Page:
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Saturday, February 5, 2011
Final Word: Super Bowl XLV

By Kevin Seifert

Super Bowl XLV Final Word: Steelers | Packers

Five nuggets of knowledge about Super Bowl XLV:

Pete Rozelle and Vince Lombardi
Commissioner Pete Rozelle, left, presents the trophy to Green Bay coach Vince Lombardi after the Packers beat the Chiefs in the first Super Bowl.
The stakes: The Green Bay Packers' mantra the past few weeks has been to "bring the Lombardi Trophy home." The franchise won the first two Super Bowls in history, and the trophy was re-named in honor of coach Vince Lombardi when he died of cancer in 1970. Overall, the Packers will be seeking their fourth Super Bowl victory (in five appearances) and their 13th world championship dating back to 1929. Coach Mike McCarthy has invoked Lombardi often and recently said his favorite Lombardi maxim was the idea of "chasing perfection and catching excellence on the way." Here's a Lombardi quote that applies squarely to this game: "I firmly believe that any man's finest hour, the greatest fulfillment of all that he holds dear, is that moment when he has worked his heart out in a good cause and lies exhausted on the field of battle -- victorious."

Mobile QBs: Packers quarterback Aaron Rodgers and Pittsburgh Steelers quarterback Ben Roethlisberger are two nimble and crafty scramblers who use their instincts to elude the rush and then take off faster than most defenses expect. Roethlisberger is bigger and more physical than Rodgers and has a better chance of muscling away from defensive linemen; Rodgers is quicker. Both will be facing top-ranked defenses and elite pass-rushers -- Steelers linebacker James Harrison has been especially vocal this week -- and their ability to buy extra time will be a crucial fulcrum of this game. According to ESPN Stats & Information, Roethlisberger has averaged 9.4 yards per scramble this season, including the playoffs. Rodgers has averaged 8.7 yards. They have five touchdowns between them on such runs.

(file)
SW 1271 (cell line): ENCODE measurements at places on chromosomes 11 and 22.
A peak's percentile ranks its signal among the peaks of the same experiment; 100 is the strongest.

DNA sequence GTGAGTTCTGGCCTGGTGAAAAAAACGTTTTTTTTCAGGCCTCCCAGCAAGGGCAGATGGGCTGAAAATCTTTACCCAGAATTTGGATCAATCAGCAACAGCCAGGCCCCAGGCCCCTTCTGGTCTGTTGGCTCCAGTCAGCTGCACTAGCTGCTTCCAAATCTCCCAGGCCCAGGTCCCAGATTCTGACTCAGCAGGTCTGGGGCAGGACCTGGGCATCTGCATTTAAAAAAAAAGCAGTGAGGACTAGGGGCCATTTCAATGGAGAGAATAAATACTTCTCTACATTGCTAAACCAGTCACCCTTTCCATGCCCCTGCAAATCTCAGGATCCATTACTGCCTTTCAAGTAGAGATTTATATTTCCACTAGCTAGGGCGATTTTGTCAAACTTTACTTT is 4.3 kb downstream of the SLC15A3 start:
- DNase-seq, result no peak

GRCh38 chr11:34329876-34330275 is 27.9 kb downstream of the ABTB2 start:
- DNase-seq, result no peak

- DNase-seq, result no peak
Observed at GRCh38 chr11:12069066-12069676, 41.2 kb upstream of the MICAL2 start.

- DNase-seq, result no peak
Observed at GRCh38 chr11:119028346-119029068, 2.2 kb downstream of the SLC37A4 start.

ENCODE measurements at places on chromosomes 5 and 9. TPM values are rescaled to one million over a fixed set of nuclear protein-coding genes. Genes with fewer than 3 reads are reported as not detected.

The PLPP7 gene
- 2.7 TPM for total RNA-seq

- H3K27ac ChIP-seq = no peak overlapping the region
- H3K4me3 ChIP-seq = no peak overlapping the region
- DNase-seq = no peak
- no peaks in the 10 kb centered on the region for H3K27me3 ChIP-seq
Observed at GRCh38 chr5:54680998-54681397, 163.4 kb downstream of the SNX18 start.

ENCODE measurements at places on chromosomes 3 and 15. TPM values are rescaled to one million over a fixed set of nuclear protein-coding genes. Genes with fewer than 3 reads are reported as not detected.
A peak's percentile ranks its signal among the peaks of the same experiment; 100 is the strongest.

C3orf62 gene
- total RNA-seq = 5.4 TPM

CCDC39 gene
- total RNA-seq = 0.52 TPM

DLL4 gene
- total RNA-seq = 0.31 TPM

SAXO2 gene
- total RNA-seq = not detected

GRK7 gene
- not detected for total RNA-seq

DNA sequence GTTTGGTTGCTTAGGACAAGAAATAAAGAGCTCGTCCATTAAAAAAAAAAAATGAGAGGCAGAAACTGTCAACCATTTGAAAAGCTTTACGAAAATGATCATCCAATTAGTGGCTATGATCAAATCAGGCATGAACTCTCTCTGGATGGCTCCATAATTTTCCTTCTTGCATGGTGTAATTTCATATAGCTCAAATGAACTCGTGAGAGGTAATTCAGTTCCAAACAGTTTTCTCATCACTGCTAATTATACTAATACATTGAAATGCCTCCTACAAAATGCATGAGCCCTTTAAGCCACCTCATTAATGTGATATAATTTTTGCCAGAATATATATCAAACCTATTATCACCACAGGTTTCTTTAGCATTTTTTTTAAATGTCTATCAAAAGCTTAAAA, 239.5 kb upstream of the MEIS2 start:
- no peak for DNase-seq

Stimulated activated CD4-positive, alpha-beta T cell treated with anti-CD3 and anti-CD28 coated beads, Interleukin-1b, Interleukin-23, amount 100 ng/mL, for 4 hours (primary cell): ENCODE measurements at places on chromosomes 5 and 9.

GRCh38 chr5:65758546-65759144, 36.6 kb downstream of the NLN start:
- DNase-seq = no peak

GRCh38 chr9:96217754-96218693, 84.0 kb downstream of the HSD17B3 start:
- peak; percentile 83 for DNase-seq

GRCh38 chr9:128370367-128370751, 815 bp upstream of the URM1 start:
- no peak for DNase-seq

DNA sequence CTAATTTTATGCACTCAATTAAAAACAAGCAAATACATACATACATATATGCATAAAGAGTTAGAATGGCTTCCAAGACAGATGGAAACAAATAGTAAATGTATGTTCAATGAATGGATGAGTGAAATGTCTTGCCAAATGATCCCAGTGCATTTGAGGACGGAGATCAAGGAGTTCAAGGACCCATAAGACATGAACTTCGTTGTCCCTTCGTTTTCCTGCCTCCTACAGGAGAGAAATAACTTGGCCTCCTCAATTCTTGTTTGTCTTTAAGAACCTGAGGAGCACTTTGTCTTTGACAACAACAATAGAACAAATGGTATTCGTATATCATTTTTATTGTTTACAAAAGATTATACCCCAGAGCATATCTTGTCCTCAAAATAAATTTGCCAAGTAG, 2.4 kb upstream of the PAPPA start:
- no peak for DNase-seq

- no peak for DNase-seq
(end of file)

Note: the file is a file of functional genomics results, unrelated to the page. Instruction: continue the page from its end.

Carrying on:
Fast track: Over the past two weeks, we have discussed numerous angles of this game. You can access them through this handy "XLV" filter. But a few merit repeating. The first is the undeniable success over time the Packers' offense has had in indoor stadiums. As we noted, the Packers have used their speed and precision to average nearly 32 points in 12 such games since 2008, including playoffs. Rodgers has thrown 25 touchdown passes and six interceptions over that span, and the Packers are drawing deep confidence from their past performances. For what it's worth, the Steelers gave up 305 passing yards to New Orleans Saints quarterback Drew Brees in their only indoor game during the regular season, a 20-10 loss.

Run discipline: Packers rookie running back James Starks has had one breakthrough game in the playoffs, rushing for 123 yards in the wild-card round against the Philadelphia Eagles, but his impact has extended beyond that. As we discussed last week, McCarthy has trusted Starks for 20 or more carries in each playoff game, an important factor in balancing the Packers' offense and ensuring the integrity of their play-action game. The Packers can win even if Starks doesn't reach a high yardage total, but their chances will decrease if his rushing attempts don't match his previous numbers.

The bottom line: We've spent all season trying to come up with facts and figures to analyze and foreshadow what might happen on game day. So as we approach the biggest and last game of the NFC North season, let's close with another Lombardi quote: "Football is blocking and tackling. Everything else is mythology."